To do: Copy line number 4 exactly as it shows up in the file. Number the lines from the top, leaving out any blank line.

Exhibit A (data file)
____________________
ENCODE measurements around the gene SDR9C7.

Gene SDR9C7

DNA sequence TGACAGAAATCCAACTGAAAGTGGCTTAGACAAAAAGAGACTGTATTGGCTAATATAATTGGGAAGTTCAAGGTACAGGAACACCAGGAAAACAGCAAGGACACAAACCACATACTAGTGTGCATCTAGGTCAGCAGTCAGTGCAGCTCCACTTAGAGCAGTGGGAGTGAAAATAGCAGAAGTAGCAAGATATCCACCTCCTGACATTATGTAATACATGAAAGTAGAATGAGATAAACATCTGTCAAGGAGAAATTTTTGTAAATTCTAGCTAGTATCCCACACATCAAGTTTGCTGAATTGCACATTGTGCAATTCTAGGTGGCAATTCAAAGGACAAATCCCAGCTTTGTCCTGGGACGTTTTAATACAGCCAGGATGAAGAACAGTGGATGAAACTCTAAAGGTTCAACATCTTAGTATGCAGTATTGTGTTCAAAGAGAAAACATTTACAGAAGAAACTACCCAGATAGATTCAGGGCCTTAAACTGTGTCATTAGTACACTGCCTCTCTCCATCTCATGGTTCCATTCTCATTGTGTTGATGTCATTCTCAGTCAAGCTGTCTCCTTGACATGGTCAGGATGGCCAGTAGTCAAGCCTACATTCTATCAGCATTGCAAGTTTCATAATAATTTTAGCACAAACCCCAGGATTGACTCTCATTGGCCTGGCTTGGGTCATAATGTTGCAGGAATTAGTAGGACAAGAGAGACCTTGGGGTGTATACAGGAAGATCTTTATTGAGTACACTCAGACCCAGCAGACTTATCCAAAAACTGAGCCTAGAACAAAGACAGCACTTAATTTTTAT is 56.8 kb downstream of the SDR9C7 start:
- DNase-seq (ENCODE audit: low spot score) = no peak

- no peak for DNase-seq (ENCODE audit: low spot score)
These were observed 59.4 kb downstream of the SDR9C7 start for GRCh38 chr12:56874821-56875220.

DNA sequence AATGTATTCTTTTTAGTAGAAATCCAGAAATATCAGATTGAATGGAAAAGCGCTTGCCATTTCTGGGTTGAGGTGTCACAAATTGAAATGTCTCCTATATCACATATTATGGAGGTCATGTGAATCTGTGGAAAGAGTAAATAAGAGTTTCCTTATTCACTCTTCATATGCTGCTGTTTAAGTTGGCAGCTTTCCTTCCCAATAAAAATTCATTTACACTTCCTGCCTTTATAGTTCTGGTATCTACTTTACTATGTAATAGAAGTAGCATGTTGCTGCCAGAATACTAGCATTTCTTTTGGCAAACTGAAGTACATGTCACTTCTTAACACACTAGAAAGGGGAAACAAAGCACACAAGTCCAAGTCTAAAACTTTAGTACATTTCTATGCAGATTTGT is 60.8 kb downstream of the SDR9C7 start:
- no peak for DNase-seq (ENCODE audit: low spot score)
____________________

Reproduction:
- DNase-seq (ENCODE audit: low spot score) = no peak